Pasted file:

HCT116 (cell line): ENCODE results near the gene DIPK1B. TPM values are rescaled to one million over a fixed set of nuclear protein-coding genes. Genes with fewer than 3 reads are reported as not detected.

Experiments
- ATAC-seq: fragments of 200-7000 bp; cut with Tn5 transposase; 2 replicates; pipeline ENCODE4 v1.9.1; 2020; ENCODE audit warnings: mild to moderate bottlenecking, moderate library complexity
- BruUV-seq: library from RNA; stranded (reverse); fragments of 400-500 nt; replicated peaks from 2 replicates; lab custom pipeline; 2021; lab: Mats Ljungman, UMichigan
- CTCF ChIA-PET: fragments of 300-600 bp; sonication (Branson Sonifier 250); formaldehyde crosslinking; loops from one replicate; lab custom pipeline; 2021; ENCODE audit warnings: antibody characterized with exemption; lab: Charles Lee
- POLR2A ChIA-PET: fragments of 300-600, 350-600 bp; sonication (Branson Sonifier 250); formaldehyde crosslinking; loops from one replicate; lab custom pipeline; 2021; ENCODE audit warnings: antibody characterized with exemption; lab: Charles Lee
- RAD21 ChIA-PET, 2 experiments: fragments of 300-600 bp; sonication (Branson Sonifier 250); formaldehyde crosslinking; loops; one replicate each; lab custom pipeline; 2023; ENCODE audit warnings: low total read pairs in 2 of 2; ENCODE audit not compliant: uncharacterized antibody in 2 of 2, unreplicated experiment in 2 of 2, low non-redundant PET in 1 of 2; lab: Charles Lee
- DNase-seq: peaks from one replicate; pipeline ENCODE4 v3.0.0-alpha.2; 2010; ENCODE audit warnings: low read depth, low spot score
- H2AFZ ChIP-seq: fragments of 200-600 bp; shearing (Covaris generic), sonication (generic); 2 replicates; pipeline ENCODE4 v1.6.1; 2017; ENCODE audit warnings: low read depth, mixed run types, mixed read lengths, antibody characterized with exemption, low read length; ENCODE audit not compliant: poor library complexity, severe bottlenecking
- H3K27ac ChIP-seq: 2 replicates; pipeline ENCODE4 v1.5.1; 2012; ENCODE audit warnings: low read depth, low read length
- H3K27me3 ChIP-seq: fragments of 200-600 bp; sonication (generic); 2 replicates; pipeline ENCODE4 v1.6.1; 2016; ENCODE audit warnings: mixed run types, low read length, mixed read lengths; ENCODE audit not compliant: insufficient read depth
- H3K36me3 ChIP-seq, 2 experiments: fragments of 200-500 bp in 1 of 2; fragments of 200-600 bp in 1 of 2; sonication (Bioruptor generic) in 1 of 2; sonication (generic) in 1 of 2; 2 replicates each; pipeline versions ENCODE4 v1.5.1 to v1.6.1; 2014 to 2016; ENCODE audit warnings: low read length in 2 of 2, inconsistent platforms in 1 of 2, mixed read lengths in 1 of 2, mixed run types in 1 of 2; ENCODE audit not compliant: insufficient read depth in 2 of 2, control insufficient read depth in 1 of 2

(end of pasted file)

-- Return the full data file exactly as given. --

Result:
HCT116 (cell line): ENCODE results near the gene DIPK1B. TPM values are rescaled to one million over a fixed set of nuclear protein-coding genes. Genes with fewer than 3 reads are reported as not detected.

Experiments
- ATAC-seq: fragments of 200-7000 bp; cut with Tn5 transposase; 2 replicates; pipeline ENCODE4 v1.9.1; 2020; ENCODE audit warnings: mild to moderate bottlenecking, moderate library complexity
- BruUV-seq: library from RNA; stranded (reverse); fragments of 400-500 nt; replicated peaks from 2 replicates; lab custom pipeline; 2021; lab: Mats Ljungman, UMichigan
- CTCF ChIA-PET: fragments of 300-600 bp; sonication (Branson Sonifier 250); formaldehyde crosslinking; loops from one replicate; lab custom pipeline; 2021; ENCODE audit warnings: antibody characterized with exemption; lab: Charles Lee
- POLR2A ChIA-PET: fragments of 300-600, 350-600 bp; sonication (Branson Sonifier 250); formaldehyde crosslinking; loops from one replicate; lab custom pipeline; 2021; ENCODE audit warnings: antibody characterized with exemption; lab: Charles Lee
- RAD21 ChIA-PET, 2 experiments: fragments of 300-600 bp; sonication (Branson Sonifier 250); formaldehyde crosslinking; loops; one replicate each; lab custom pipeline; 2023; ENCODE audit warnings: low total read pairs in 2 of 2; ENCODE audit not compliant: uncharacterized antibody in 2 of 2, unreplicated experiment in 2 of 2, low non-redundant PET in 1 of 2; lab: Charles Lee
- DNase-seq: peaks from one replicate; pipeline ENCODE4 v3.0.0-alpha.2; 2010; ENCODE audit warnings: low read depth, low spot score
- H2AFZ ChIP-seq: fragments of 200-600 bp; shearing (Covaris generic), sonication (generic); 2 replicates; pipeline ENCODE4 v1.6.1; 2017; ENCODE audit warnings: low read depth, mixed run types, mixed read lengths, antibody characterized with exemption, low read length; ENCODE audit not compliant: poor library complexity, severe bottlenecking
- H3K27ac ChIP-seq: 2 replicates; pipeline ENCODE4 v1.5.1; 2012; ENCODE audit warnings: low read depth, low read length
- H3K27me3 ChIP-seq: fragments of 200-600 bp; sonication (generic); 2 replicates; pipeline ENCODE4 v1.6.1; 2016; ENCODE audit warnings: mixed run types, low read length, mixed read lengths; ENCODE audit not compliant: insufficient read depth
- H3K36me3 ChIP-seq, 2 experiments: fragments of 200-500 bp in 1 of 2; fragments of 200-600 bp in 1 of 2; sonication (Bioruptor generic) in 1 of 2; sonication (generic) in 1 of 2; 2 replicates each; pipeline versions ENCODE4 v1.5.1 to v1.6.1; 2014 to 2016; ENCODE audit warnings: low read length in 2 of 2, inconsistent platforms in 1 of 2, mixed read lengths in 1 of 2, mixed run types in 1 of 2; ENCODE audit not compliant: insufficient read depth in 2 of 2, control insufficient read depth in 1 of 2